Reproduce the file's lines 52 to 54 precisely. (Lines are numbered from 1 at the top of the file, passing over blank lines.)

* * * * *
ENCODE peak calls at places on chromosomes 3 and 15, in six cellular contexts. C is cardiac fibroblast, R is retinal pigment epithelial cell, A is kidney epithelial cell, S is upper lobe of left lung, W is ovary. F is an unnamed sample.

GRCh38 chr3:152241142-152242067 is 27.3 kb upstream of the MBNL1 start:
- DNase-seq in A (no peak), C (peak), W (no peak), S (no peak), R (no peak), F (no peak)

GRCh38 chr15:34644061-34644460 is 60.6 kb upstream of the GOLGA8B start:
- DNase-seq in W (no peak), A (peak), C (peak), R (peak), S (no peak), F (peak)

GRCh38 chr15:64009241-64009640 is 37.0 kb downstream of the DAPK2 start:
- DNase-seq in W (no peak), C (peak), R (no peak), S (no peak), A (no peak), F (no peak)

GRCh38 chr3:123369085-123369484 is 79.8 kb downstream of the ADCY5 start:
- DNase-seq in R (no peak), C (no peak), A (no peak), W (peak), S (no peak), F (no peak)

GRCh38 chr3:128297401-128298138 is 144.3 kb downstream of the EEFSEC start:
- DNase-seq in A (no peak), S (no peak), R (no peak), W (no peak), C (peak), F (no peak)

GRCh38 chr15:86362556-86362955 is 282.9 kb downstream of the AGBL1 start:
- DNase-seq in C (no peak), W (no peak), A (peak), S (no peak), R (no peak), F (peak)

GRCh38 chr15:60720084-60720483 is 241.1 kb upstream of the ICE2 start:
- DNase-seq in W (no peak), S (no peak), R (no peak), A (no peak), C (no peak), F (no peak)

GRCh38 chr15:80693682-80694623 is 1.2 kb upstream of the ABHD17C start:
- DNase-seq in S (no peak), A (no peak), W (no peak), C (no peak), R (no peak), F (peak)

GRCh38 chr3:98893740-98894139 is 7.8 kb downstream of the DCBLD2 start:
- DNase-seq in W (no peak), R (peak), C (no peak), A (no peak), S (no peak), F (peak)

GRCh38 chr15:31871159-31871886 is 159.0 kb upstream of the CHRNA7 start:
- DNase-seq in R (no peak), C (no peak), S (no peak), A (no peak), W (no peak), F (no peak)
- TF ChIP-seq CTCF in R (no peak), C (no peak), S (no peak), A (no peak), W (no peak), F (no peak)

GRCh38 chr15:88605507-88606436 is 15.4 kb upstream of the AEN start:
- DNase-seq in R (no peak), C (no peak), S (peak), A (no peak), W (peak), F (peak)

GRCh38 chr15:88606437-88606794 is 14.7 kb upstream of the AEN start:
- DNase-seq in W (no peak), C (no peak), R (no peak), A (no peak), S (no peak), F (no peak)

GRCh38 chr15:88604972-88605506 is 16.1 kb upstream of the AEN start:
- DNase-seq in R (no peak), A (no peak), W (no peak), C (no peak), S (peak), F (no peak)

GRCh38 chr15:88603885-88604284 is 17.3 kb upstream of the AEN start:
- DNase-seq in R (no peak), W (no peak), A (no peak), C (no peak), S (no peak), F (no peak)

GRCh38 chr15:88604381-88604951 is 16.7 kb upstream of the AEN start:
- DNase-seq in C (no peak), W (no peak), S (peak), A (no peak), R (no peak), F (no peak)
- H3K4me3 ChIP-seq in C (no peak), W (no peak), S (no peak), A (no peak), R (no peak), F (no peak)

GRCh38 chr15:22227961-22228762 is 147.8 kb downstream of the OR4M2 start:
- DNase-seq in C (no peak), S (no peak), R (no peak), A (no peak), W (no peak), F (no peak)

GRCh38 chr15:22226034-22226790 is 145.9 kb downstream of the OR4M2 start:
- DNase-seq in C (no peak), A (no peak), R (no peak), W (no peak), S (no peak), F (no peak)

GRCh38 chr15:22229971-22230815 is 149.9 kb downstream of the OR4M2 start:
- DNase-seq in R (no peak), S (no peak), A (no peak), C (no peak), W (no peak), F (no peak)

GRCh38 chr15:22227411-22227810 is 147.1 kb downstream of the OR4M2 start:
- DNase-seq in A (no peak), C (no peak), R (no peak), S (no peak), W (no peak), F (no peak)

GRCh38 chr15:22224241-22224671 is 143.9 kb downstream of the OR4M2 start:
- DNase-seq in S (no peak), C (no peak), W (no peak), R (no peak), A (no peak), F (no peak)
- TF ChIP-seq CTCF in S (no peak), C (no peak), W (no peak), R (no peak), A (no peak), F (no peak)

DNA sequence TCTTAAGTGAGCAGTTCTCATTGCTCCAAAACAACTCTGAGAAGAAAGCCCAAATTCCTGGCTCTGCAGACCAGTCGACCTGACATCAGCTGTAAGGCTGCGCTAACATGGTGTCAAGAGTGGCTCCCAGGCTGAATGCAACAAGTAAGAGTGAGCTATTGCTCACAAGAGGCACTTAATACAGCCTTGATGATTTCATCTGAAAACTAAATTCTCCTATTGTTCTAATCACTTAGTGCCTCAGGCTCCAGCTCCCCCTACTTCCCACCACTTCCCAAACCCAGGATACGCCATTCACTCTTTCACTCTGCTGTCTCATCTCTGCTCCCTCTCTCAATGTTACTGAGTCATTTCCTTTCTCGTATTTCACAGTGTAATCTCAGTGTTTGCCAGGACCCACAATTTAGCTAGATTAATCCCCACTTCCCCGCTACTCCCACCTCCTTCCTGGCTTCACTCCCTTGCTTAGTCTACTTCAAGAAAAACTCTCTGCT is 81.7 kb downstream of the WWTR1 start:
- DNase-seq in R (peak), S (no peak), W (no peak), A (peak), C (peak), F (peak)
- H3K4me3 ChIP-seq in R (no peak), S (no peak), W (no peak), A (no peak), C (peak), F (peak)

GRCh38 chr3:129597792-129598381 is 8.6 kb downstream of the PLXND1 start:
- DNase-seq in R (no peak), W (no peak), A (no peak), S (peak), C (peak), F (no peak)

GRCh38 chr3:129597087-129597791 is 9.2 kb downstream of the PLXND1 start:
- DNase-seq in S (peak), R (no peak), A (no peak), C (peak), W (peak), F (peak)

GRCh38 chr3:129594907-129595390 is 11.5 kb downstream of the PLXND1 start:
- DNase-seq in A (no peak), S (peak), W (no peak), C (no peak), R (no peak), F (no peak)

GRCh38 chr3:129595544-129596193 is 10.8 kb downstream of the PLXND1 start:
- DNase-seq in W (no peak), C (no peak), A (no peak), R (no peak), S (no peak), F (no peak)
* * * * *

GRCh38 chr3:129594907-129595390 is 11.5 kb downstream of the PLXND1 start:
- DNase-seq in A (no peak), S (peak), W (no peak), C (no peak), R (no peak), F (no peak)

GRCh38 chr3:129595544-129596193 is 10.8 kb downstream of the PLXND1 start: